A Jewish Voice for Peace (JVP) activist claims that a powerful donor forced the Jewish Film Festival to ban JVP patriation. Is it true? I’m not sure. Let me try to unravel the story.
About a week ago, as this year’s San Francisco Jewish Film Festival was winding down, the Eastbay Express published an article by Carol Sanders called The Jewish Federation Still Muzzles SF Jewish Film Festival. According to the article, the Jewish Film Institute – the organization that runs the Festival – invited the Bay Area chapter of Jewish Voice for Peace (JVP) to co-present the documentary Advocate as a Community Partner “and enthusiastically agreed.”
Then the Festival rescinded the invitation, and “and JVP was told it could not participate.” Sanders blames the switch “on funding from the SF Jewish Federation, which has long attempted to constrain debate about Israel through conditions placed on its grant recipients.”
Sanders’ article listed no sources. She provided only one three-word quote, “undermines the legitimacy,” when describing how the Jewish Community Federation will not partner with an anti-Israel organization. She did not say who she was quoting. I found what I believe is her source, from a Jewish News article from 2010. This article describes “how the federation will not fund organizations that [participate] in the Boycott, Divestment and Sanctions (BDS) movement.'”
Sounds like the Federation has a tight, rightwing grip on the Jewish Film Institute and its Festival. But when you look at the Festival’s lineup of films, that’s clearly not the case. This year, I saw five Festival films that put Israel in a bad light. There were two very strong documentaries about the horrible treatment of Palestinians (Advocate and Afterward), two scathing biographical documentaries about prime ministers (Golda and King Bibi), and one very funny satirical comedy (Tel Aviv On Fire).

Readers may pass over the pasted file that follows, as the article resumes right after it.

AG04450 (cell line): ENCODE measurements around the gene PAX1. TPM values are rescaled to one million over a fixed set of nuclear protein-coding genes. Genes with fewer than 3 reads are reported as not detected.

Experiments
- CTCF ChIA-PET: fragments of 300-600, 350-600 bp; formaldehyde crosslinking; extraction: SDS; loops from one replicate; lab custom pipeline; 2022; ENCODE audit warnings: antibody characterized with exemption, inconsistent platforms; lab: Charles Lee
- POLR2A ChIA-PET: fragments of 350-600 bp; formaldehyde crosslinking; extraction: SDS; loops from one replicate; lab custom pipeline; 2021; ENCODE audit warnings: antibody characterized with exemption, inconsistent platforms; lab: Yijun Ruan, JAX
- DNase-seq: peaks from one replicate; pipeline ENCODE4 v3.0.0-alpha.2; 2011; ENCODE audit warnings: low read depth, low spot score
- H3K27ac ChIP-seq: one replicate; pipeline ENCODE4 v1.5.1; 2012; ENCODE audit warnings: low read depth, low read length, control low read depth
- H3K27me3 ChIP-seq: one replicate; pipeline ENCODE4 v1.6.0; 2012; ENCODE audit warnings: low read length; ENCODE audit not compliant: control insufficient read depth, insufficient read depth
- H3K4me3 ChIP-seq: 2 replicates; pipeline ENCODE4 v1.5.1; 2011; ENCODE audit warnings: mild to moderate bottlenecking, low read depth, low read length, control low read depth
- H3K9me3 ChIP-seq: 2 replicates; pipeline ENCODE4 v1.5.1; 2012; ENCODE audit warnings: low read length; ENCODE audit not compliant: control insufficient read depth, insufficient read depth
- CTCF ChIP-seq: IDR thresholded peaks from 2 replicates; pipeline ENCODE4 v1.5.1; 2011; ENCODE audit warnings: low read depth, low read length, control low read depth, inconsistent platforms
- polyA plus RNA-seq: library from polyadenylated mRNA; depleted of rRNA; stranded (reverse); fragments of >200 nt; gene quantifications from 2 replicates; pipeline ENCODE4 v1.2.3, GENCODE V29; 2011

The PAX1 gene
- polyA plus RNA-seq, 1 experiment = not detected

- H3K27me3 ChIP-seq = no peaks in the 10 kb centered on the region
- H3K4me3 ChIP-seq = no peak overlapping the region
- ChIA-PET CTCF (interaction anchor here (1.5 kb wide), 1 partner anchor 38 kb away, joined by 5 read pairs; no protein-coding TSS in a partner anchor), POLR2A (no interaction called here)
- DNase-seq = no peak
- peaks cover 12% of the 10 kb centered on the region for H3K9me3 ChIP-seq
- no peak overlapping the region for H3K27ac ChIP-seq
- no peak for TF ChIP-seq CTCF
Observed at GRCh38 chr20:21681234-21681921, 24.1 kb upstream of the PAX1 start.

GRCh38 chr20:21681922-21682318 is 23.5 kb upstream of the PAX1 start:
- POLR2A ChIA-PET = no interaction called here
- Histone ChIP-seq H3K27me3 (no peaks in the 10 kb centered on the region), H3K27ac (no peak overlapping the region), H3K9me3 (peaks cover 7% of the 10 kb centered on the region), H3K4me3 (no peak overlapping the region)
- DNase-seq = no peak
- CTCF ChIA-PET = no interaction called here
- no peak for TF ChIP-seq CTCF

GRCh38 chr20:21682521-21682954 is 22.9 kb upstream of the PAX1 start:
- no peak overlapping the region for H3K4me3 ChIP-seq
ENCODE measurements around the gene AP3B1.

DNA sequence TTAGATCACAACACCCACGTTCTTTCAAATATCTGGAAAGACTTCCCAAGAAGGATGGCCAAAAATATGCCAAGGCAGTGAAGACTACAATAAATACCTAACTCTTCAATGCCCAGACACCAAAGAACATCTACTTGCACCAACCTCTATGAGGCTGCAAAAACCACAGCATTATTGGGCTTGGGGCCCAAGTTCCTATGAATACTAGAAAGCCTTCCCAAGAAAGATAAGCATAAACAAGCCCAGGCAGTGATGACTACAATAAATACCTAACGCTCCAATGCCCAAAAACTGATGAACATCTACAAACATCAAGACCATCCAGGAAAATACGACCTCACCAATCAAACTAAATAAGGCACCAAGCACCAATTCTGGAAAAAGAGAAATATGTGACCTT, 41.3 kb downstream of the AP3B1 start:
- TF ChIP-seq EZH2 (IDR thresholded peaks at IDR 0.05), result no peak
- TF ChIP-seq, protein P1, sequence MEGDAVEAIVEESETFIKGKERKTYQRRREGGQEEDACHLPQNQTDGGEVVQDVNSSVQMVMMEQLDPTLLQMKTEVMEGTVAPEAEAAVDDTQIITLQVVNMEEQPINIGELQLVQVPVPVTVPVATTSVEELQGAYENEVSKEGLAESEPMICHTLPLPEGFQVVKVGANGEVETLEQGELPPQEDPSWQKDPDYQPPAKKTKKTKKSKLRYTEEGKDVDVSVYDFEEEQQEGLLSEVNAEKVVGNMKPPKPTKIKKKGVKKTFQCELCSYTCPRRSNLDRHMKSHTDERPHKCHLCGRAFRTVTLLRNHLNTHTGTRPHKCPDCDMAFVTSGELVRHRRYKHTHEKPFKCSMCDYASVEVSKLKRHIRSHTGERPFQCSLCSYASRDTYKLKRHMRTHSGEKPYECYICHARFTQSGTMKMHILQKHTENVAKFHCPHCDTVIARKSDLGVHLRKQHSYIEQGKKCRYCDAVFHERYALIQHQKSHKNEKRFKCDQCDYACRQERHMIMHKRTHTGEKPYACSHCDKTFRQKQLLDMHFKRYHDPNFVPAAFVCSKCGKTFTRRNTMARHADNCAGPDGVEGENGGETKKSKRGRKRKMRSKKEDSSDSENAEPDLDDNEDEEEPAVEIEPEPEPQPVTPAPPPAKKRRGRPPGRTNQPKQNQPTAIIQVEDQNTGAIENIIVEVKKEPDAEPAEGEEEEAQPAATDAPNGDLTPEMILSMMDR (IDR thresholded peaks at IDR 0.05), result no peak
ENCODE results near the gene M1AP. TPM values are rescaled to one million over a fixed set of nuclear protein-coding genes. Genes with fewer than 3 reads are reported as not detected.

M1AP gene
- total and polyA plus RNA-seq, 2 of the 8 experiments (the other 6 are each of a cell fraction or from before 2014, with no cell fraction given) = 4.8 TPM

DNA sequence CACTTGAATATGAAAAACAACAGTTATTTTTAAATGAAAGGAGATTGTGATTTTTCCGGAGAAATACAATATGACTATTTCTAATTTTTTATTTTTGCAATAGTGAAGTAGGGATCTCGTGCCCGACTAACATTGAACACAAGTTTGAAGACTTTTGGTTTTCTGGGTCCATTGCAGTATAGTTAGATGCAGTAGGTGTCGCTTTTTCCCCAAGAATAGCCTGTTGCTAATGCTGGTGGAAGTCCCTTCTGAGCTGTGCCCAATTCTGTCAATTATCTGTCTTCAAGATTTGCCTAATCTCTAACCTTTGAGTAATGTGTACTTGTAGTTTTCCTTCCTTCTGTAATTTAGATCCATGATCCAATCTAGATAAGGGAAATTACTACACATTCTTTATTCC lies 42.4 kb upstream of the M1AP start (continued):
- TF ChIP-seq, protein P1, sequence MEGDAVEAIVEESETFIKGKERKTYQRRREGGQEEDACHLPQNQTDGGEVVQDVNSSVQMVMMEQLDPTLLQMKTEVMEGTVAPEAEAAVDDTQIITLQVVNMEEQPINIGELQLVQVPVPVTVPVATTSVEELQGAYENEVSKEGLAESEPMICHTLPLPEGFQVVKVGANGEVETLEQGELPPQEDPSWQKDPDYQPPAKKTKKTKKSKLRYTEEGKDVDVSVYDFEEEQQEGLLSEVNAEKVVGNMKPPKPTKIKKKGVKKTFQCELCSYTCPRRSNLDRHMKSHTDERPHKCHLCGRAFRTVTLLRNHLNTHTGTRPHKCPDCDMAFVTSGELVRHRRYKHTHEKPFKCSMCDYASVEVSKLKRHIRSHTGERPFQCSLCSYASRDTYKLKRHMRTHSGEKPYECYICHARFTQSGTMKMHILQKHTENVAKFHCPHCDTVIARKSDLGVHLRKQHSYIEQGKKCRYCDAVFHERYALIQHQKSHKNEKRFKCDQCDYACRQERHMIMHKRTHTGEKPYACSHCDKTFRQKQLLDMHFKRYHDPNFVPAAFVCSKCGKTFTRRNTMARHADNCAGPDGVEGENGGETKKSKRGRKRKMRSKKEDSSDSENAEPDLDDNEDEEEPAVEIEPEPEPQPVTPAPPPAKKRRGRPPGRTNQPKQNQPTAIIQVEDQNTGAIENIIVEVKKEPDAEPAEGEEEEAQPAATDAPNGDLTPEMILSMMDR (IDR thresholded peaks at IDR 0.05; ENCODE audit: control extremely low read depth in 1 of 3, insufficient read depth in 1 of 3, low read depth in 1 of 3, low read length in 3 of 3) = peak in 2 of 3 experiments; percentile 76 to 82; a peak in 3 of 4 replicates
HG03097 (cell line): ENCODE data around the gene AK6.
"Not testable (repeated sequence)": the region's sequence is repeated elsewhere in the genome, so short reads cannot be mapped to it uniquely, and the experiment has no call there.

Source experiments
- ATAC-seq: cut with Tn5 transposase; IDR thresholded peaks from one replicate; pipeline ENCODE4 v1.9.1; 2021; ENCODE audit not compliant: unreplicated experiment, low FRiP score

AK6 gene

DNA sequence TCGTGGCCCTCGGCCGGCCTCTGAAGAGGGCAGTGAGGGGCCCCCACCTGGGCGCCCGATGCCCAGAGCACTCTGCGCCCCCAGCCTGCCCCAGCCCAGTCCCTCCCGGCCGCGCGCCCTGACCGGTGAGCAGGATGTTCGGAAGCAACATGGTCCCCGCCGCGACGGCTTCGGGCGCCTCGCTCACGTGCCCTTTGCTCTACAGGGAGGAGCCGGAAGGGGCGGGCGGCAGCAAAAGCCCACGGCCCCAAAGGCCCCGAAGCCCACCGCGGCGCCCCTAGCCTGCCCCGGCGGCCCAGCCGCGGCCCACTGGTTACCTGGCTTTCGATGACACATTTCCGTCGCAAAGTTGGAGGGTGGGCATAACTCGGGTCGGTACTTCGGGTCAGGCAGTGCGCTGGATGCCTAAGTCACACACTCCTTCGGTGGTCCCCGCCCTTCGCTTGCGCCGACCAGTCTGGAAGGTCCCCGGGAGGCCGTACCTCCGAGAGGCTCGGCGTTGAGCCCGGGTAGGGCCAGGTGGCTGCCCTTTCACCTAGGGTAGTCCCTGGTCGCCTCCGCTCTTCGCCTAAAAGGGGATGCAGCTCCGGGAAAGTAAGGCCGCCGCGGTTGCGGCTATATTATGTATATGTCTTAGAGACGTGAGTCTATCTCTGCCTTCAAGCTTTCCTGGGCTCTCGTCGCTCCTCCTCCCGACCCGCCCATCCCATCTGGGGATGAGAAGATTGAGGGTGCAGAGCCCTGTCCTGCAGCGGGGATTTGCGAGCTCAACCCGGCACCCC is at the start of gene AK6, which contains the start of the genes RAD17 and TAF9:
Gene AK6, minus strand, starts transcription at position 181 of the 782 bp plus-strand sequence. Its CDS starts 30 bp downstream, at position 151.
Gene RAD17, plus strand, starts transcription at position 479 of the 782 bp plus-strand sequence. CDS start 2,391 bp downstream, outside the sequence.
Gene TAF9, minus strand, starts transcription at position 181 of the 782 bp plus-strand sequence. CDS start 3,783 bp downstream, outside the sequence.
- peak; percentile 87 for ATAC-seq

Tel Aviv On Fire
Afterward was the best film I saw in this year’s festival. At the Q&A with the director after the screening, someone ask about JVP’s BDS Movement. The film’s director, Ofra Bloch, described the movement as “non-violent, and Israel is fighting it hard. That means they’re scared.”
Before writing this article, I asked the Jewish Film Institute, the Jewish Community Federation, and Jewish Voice for Peace Bay Area for comments. Both the Festival and the Federation pointed me to a response to Eastbay Express written by the Institute’s Executive Director, Lexi Leban: “We make our curatorial decisions without input from funders, including the SF-based Jewish Community Federation…”
As I write this, JVP has not responded to my request.
According to Leban, an intern mistakenly invited JVP to come in as community partners for the screening of Advocate, and the invitation had to be rescinded. “JFI does not engage in community partnerships with political organizations working directly on the Israel/Palestine conflict. This policy applies to organizations on both ends of the spectrum on this issue.”
Which brings up another question: Why? If it isn’t a worrisome donor, what other reason do they have for banning pro-Israel or pro-Palestinian organizations?
In the final analysis, the Festival doesn’t seem like it’s being censored. If the Federation disallowed films that took the Palestinian view, it would be a very different film festival.
Note: I have corrected a typo in the first paragraph.